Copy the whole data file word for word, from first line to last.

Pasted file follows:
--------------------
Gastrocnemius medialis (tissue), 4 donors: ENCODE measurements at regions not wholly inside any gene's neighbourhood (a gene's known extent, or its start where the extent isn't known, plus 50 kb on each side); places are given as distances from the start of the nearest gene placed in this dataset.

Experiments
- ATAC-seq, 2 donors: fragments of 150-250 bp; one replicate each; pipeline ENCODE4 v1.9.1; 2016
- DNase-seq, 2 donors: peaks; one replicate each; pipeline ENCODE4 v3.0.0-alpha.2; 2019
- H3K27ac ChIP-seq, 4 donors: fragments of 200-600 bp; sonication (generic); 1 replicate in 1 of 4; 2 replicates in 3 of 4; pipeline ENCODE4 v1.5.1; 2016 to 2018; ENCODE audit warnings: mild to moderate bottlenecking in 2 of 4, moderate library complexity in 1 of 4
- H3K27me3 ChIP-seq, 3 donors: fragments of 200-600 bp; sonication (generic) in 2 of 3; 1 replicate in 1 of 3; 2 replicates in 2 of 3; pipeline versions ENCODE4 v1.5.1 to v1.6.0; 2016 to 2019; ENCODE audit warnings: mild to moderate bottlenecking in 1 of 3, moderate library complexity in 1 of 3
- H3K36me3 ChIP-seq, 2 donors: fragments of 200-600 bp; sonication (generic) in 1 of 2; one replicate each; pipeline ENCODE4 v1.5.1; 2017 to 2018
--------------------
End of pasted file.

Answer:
Gastrocnemius medialis (tissue), 4 donors: ENCODE measurements at regions not wholly inside any gene's neighbourhood (a gene's known extent, or its start where the extent isn't known, plus 50 kb on each side); places are given as distances from the start of the nearest gene placed in this dataset.

Experiments
- ATAC-seq, 2 donors: fragments of 150-250 bp; one replicate each; pipeline ENCODE4 v1.9.1; 2016
- DNase-seq, 2 donors: peaks; one replicate each; pipeline ENCODE4 v3.0.0-alpha.2; 2019
- H3K27ac ChIP-seq, 4 donors: fragments of 200-600 bp; sonication (generic); 1 replicate in 1 of 4; 2 replicates in 3 of 4; pipeline ENCODE4 v1.5.1; 2016 to 2018; ENCODE audit warnings: mild to moderate bottlenecking in 2 of 4, moderate library complexity in 1 of 4
- H3K27me3 ChIP-seq, 3 donors: fragments of 200-600 bp; sonication (generic) in 2 of 3; 1 replicate in 1 of 3; 2 replicates in 2 of 3; pipeline versions ENCODE4 v1.5.1 to v1.6.0; 2016 to 2019; ENCODE audit warnings: mild to moderate bottlenecking in 1 of 3, moderate library complexity in 1 of 3
- H3K36me3 ChIP-seq, 2 donors: fragments of 200-600 bp; sonication (generic) in 1 of 2; one replicate each; pipeline ENCODE4 v1.5.1; 2017 to 2018